Gruffalo runners are especially at risk of knee and hip injuries as more often than not, those joints have to absorb the impact of the constant pounding. They usually run on shoes with the biggest cushion you can find. Marshmallow shoes, I call them. The jarring motion that they subject their bodies too often leaves the Gruffalo runner with a headache after the run. I know I would have one if I pounded the pavement like a Gruffalo runner does. Does this sound (pun intended) like you? Then what you might want to look into is doing some activation drills before your run. Boxers are typically very light on their feet. Float like a butterfly… not like a Gruffelo. Before your run, grab a jump rope and see if you can skip like Muhammad Ali in his heyday.
C. The Shuffler
Cliff Young, the Australian ultra runner, famous for using a shuffle run knew this way of running would keep him going. The Shuffler is smart. S/he knows there is a long way to go and that wasting energy is silly. ‘Conserve your energy to last you all the way through your run’ is their motto. Not a bad idea but in reducing your run to a shuffle, you are not actually running in the biomechanical sense anymore. The Shuffler takes the running motion and reduces it to something much more like jogging. In a jog, there is little need to pull your ankle and knee up in order to make space for the down-sweep of the leg. The shuffler can get by, using a pendulum swing of the lower leg. Energy efficient for sure but you are not actually running and therefore limit yourself in speed.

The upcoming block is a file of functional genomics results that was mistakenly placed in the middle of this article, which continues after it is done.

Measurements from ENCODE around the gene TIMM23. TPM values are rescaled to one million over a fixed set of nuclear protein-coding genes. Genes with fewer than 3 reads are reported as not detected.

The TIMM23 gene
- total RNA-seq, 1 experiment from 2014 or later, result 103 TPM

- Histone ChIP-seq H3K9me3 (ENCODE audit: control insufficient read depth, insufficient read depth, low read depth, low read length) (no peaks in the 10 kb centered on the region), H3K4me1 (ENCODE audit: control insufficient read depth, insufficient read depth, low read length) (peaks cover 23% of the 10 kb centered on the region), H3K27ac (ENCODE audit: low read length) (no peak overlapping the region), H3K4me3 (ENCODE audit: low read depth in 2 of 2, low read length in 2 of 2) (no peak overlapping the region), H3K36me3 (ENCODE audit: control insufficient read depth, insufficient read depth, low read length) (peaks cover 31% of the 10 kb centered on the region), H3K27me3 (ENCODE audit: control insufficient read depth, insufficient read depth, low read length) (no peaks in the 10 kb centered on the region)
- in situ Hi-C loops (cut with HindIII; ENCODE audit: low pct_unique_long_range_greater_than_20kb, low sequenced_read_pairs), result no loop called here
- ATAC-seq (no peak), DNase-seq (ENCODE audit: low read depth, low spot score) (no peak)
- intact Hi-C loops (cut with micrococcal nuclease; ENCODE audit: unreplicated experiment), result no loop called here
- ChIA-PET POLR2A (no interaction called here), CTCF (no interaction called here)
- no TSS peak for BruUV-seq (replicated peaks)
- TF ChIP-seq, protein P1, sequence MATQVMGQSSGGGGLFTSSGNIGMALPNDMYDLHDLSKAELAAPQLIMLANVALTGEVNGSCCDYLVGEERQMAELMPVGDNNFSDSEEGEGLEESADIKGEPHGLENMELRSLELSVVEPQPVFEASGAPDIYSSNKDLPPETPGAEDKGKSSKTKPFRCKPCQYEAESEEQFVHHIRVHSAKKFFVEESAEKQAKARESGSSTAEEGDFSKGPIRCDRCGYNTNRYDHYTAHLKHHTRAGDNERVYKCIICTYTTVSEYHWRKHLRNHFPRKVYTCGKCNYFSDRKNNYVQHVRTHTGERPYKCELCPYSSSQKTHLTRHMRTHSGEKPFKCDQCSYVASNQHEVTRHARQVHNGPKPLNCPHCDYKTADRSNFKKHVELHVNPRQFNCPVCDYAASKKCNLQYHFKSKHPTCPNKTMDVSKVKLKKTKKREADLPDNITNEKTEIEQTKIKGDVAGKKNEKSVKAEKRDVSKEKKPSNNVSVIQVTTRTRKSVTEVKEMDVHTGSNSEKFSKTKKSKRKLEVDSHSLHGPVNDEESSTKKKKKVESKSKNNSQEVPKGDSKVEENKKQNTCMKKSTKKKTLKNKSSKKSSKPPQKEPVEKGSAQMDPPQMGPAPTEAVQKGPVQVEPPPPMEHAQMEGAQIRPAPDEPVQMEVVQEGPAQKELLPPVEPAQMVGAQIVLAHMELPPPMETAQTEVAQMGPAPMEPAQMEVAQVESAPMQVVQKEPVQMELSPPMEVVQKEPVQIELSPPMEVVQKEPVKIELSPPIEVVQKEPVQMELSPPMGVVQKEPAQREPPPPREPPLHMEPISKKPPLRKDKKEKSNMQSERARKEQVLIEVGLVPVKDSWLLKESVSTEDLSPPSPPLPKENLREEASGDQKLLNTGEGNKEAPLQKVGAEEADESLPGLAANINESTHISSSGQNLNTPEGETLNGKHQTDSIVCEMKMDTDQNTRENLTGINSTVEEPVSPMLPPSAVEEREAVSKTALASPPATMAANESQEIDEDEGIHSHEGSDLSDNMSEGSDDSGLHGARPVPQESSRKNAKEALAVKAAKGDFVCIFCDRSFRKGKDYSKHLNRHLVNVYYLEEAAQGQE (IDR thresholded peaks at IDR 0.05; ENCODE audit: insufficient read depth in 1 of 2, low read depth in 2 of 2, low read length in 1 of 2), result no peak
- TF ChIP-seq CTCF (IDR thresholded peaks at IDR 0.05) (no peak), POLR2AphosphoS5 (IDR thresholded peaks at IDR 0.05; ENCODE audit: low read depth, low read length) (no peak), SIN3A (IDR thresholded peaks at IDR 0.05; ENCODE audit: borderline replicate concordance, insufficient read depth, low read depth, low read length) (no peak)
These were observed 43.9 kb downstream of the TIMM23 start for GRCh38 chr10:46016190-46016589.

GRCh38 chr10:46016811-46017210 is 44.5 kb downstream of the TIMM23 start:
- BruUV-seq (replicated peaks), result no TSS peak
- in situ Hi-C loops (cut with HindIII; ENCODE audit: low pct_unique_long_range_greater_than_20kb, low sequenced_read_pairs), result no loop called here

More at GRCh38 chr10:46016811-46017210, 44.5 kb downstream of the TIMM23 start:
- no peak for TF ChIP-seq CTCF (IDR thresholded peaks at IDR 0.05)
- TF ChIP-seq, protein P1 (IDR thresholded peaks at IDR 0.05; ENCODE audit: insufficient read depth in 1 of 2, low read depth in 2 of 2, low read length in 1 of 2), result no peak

As distances get longer, the percentage of Shufflers grows. This isn’t a good or bad thing, as you need to make sure you work at an effort that allows you to finish the race. If you feel that you are more efficient in your jogging-like shuffle style, you can keep doing that for the race. However, it shouldn’t be your default as you have a better, more energy efficient gait at your disposal for the moments you want to go faster. Shufflers should aim to ‘pull their ankle up’ as shown in the image. That way, you drive your knee forward and avoid the shuffle where knees stay together so close you gift wrap them and the runner would not notice.
D. The Bouncer
Not the one you see at the entrance of the club but more like a stotting deer or a gazelle. The Bouncer has an unusually high vertical oscillation (up-and-down motion) in his or her stride. This leads to a lot of energy being drained away from moving forward. It is like running on an incline having to lift yourself up higher and higher with every step or bounce you take. Any excess energy that is not used towards forward motion, is energy wasted that you could have used to move forward faster. In this regard, the Bouncer and the Shuffler are each other’s polar opposites. The Shuffler refuses to activate hip flexors in an attempt to save energy, the Bouncer has energy to burn and uses far too much energy in the vertical direction not helping them to move forward at all. Bouncers are at risk of developing tendon and muscle injuries because of their excessive vertical movement. Bouncers tend to be prone to Achilles tendon issues, shin splints and plantar fasciitis issues.
You can recognise a Bouncer with a ponytail quite easily. Excessive ponytail swing can be an indication of poor run economy as it indicates too much vertical and lateral movement. Instead of a small figure 8 movement, the ponytail of a Bouncer swings wildly up and down and sideways. Bouncers also notice that the horizon is never steady during their run. Did you recognise yourself in one of these descriptions? If you did, you have no reason to throw your running shoes away. These mistakes are easily adjustable with a few Effortless Running method drills.
You can download the free Effortless Running Secrets e-book on www.effortlessrunning.com or contact the Effortless Running coaches for a video analysis of your stride.
Effortless Running workshops are offered at the amazing facilities of the Sports and Wellness Resort of Thanyapura in Phuket. Check the availability of the Effortless Running workshops at www.thanyapura.com